In our modern internet- and social media-connected society we are exposed to, if not inundated, with information. Information is all about data - the basic elements upon which a story is told, an event reported, an opinion formed. This explosion of data was supposed to give everyone more freedom of choice and opinion because we were, at least theoretically, more well-informed than we were in the past. A great challenge for the modern consumer of information is to truly understand the data, have a basic understanding of how that data was gathered or generated, how that data is presented to the reader or viewer, and how objective (or not) the conclusion drawn from that data actually is. Data can be used to manipulate and misinform, so it is critical for everyone to have a basic understanding of the nature of data.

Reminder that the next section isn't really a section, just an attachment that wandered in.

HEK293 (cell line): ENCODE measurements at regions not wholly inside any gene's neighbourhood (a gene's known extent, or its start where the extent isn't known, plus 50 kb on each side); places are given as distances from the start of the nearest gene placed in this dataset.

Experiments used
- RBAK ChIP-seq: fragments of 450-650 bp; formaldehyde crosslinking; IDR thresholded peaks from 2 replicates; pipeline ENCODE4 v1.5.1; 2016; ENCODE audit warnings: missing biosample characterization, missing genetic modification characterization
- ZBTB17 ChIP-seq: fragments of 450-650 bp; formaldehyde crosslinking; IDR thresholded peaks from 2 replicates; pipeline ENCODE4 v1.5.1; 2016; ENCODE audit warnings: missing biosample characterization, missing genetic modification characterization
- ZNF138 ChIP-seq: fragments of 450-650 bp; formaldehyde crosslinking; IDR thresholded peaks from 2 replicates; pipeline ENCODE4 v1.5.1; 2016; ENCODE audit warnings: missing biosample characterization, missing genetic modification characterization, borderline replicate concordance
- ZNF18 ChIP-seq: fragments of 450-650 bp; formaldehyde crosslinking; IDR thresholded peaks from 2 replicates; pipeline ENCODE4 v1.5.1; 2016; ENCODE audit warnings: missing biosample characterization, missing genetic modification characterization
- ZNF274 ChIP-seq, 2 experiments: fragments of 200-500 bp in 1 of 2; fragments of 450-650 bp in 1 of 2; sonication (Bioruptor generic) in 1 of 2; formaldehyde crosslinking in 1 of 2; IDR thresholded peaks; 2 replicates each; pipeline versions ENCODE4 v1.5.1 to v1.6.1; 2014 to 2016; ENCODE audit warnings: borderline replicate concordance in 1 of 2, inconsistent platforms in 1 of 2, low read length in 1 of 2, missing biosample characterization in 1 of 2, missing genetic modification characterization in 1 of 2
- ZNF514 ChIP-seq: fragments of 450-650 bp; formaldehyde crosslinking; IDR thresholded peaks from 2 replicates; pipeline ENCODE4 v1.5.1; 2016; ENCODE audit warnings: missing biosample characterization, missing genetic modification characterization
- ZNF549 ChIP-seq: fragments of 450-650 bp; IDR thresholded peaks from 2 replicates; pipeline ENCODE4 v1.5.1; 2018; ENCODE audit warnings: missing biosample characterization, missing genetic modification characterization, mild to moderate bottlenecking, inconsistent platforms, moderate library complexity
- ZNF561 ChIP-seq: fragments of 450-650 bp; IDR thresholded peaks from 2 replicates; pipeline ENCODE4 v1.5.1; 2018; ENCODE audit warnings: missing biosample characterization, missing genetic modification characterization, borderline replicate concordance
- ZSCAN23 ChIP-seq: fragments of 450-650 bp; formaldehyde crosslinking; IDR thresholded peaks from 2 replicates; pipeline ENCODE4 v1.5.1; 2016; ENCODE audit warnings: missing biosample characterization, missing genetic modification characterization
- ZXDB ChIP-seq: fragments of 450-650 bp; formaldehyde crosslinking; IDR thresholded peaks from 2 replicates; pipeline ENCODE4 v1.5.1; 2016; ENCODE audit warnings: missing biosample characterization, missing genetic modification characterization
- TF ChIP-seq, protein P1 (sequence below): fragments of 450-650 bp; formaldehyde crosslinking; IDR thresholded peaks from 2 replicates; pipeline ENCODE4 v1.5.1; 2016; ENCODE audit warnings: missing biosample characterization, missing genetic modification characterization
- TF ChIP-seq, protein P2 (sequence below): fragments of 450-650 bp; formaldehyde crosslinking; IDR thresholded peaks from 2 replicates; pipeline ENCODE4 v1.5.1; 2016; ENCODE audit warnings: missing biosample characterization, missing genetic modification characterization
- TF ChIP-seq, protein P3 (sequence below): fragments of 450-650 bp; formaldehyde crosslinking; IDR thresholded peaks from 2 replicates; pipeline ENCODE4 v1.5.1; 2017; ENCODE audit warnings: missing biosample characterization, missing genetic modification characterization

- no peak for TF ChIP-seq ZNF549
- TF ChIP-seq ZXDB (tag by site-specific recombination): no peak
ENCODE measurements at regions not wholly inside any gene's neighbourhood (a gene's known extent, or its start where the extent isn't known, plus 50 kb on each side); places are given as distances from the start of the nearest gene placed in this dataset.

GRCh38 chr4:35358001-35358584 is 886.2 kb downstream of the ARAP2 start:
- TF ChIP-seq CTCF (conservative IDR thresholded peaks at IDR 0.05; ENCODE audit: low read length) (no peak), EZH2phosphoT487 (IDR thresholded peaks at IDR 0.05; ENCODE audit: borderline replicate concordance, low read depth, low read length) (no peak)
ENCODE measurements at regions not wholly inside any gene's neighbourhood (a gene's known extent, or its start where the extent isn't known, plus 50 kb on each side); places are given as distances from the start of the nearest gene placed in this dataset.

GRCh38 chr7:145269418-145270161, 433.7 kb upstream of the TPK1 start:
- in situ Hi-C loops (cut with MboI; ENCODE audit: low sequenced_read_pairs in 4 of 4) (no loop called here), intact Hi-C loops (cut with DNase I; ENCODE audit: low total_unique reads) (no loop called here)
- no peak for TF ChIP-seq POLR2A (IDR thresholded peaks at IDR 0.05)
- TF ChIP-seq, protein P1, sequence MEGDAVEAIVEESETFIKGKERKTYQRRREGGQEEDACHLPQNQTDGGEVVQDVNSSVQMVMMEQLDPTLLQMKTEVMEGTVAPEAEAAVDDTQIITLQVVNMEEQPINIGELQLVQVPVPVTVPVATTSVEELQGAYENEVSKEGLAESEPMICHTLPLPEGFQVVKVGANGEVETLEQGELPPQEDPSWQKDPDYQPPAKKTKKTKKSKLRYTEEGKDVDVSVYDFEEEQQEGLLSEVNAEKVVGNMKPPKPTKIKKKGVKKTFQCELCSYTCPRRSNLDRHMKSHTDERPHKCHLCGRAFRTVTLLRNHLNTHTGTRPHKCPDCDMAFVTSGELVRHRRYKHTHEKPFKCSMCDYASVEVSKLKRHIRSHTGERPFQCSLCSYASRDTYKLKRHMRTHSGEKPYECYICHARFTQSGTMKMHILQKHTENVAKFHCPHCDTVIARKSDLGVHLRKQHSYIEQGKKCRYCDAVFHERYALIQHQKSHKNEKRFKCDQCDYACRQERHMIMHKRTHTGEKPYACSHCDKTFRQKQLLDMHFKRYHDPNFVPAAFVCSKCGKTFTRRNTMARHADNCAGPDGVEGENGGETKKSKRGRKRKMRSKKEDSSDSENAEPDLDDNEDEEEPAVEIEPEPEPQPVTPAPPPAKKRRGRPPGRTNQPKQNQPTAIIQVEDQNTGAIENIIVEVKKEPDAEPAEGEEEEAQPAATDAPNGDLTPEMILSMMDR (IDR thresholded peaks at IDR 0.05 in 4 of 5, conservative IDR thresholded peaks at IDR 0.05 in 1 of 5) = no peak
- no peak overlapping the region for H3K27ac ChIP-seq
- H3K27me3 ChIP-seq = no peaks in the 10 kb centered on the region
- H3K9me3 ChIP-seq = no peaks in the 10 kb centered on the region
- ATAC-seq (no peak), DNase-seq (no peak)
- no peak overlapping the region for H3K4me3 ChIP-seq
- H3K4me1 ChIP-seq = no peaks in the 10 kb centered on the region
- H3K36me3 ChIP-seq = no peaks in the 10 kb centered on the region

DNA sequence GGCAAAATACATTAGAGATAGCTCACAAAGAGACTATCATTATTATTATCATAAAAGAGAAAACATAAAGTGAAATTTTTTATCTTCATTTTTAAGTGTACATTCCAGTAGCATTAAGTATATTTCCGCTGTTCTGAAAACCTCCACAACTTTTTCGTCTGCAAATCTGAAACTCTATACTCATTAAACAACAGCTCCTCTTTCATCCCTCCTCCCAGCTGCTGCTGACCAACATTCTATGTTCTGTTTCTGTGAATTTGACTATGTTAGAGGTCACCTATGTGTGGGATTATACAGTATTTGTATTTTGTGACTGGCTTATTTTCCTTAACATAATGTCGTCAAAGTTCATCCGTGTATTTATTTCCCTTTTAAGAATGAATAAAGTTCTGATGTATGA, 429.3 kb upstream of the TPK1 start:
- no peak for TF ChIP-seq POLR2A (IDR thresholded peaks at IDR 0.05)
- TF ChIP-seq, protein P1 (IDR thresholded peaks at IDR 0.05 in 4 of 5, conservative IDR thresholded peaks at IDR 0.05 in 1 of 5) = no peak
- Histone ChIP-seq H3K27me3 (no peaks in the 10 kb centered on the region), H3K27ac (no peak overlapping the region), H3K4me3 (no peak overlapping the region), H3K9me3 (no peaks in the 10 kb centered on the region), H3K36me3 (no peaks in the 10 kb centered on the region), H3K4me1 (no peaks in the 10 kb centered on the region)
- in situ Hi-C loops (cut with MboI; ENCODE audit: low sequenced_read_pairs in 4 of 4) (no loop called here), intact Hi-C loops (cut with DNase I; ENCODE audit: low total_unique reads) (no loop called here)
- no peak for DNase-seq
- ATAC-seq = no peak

As a scientist, I've been deeply trained in how to generate, analyze, and present data. The average person hasn't had that opportunity. In my lecture series, I present a wide-ranging introduction to the various elements of how data are generated, analyzed, and presented in plain language (and with as little math as humanly possible). I also present real-life examples of how data can be presented in both biased and unbiased ways. The goal of this lecture series is to give the participants tools for their toolkit that will help them understand the data they see, draw their own conclusions, and ask the critical question "what is missing from the data I've been shown and the conclusion I've been presented".